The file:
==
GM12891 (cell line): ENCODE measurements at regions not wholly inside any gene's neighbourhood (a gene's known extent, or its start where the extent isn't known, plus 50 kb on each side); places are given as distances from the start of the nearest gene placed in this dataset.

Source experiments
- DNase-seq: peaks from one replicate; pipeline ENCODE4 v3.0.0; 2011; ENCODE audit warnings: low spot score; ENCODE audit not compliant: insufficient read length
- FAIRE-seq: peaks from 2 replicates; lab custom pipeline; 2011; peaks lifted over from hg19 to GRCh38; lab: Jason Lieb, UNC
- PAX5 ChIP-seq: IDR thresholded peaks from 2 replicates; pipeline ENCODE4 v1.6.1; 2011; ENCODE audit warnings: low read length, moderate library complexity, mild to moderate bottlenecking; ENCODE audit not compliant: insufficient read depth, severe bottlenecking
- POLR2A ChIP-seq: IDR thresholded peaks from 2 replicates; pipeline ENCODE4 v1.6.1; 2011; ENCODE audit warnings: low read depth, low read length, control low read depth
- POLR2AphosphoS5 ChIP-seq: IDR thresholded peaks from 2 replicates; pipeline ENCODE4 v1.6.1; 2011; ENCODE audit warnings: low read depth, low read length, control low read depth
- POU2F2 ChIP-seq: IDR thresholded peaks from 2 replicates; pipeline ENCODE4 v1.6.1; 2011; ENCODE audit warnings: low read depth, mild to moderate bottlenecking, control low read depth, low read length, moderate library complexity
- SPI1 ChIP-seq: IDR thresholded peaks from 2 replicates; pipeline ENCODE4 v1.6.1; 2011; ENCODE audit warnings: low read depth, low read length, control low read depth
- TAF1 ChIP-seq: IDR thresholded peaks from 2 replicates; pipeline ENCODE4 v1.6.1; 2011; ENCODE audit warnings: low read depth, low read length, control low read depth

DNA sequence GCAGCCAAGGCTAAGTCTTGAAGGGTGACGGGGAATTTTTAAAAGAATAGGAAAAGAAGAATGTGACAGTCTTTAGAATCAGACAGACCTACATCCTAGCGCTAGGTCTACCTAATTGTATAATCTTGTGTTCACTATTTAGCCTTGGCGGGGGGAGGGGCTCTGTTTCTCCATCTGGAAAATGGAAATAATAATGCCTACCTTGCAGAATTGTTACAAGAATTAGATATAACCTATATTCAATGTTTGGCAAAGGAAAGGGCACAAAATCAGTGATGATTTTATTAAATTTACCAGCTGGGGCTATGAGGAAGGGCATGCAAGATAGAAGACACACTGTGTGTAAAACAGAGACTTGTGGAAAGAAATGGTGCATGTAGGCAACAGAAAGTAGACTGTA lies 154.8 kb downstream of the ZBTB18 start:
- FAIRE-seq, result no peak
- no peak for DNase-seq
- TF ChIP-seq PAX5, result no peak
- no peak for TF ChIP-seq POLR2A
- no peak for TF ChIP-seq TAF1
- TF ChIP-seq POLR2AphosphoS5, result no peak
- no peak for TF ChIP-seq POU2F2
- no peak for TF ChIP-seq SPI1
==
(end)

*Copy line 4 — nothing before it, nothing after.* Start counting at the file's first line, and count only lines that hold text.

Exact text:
- FAIRE-seq: peaks from 2 replicates; lab custom pipeline; 2011; peaks lifted over from hg19 to GRCh38; lab: Jason Lieb, UNC